Iceland provided the same thing for me. The beauty was certainly there. The cold that I returned to Texas with set into my lungs – providing me with pneumonia. I still suffer from its effects to this day. A reminder that places like Iceland, while beautiful and rugged….can certainly kill you if you don’t take it seriously enough. Every single day, I have a reminder of that. My shortness of breath. The swelling of my feet. Just two ready symptoms that serve as reminders of how small I am upon this world. Now, I live in the central part of Texas, much further away from my beloved southern-central plains. The Spirits feel different here. They react differently here. Yet, the way I approach my own Spirituality remains – largely – the same. I take comfort in that sameness. Yet, I still yearn for the capability to travel safely to return. Soon.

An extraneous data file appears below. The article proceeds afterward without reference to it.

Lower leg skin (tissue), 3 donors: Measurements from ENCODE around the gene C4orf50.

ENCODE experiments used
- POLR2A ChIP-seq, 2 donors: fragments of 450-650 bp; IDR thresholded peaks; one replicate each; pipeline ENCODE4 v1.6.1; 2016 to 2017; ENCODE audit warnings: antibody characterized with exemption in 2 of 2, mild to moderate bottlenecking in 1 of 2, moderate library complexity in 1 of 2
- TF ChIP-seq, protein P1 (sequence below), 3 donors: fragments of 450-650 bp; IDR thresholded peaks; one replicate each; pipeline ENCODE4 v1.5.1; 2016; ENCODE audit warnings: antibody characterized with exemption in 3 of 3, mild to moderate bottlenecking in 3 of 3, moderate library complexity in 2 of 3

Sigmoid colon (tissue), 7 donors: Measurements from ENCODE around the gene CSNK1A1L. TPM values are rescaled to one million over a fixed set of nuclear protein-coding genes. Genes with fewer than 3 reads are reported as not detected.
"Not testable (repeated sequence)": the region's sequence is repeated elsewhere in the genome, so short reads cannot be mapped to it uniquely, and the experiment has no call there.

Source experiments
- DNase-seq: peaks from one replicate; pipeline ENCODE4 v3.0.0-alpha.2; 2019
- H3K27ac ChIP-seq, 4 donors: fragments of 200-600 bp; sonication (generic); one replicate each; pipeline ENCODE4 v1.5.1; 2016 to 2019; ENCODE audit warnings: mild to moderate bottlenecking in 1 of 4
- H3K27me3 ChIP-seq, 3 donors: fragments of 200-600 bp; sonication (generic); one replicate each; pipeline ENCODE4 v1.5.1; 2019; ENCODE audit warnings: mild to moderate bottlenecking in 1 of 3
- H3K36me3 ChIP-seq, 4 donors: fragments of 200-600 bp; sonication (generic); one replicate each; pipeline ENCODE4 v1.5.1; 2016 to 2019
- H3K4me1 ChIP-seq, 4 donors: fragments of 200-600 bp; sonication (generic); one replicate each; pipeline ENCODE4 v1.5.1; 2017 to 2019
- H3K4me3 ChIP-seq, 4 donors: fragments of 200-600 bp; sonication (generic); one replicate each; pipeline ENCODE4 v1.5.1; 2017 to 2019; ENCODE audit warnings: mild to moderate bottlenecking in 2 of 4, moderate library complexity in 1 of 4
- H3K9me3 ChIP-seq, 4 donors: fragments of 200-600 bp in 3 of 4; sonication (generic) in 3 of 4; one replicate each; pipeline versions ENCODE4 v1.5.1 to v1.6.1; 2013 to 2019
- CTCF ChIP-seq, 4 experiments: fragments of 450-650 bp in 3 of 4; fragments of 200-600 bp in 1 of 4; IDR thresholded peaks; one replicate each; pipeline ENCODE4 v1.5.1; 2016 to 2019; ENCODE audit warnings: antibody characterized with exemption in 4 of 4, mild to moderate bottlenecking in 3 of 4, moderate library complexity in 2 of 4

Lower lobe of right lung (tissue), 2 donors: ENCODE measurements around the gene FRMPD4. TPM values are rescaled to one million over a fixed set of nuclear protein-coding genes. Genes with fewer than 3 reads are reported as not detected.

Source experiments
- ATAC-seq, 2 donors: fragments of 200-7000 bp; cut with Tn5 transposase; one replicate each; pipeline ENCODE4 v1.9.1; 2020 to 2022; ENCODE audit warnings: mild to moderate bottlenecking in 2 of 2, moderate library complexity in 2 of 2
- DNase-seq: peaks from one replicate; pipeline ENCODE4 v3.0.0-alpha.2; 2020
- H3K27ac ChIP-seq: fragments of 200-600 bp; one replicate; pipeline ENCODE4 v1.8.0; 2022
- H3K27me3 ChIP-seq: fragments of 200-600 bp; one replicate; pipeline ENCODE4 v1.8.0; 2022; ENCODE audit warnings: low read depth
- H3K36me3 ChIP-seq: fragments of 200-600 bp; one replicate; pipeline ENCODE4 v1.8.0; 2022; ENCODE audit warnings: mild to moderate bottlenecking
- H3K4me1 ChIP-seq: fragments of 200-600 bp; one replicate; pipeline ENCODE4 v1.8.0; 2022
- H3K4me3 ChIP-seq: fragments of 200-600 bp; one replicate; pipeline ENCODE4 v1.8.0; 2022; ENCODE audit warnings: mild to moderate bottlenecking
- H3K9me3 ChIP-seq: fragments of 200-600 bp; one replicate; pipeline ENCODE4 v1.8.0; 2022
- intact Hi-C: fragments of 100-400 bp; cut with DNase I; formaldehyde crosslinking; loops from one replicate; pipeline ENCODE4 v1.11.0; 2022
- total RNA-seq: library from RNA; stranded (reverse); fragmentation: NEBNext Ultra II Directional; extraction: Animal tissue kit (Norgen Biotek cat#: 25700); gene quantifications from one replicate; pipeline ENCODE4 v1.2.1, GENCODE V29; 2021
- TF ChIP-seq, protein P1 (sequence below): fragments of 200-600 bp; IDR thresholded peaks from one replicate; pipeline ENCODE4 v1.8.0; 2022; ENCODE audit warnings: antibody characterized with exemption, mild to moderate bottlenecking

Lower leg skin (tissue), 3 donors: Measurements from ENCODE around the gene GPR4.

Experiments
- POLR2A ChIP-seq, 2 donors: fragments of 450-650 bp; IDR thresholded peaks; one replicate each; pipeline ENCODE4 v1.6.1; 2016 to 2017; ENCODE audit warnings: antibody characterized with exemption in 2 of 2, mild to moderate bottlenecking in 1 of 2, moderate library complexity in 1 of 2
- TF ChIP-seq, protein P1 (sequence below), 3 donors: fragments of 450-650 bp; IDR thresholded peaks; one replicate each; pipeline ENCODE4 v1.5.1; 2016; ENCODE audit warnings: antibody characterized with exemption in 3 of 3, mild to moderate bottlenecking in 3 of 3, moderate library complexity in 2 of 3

–Tommy /|\

Thinking About: Continued Musings on Wanderlust in the Time Before COVID

Yesterday’s post (which should have been Tuesday’s), Wanderlust, Memories and Spirits of Place – Against a Backdrop of Times Before COVID-19, was only a small slice of my travels over the past decade or so. There are so many other places that I have traveled, where the pull of Spirits of Place was immensely strong. Some were in the oddest places. Some, I have suspicions that it may not be the Spirits of Place that still haunt the areas.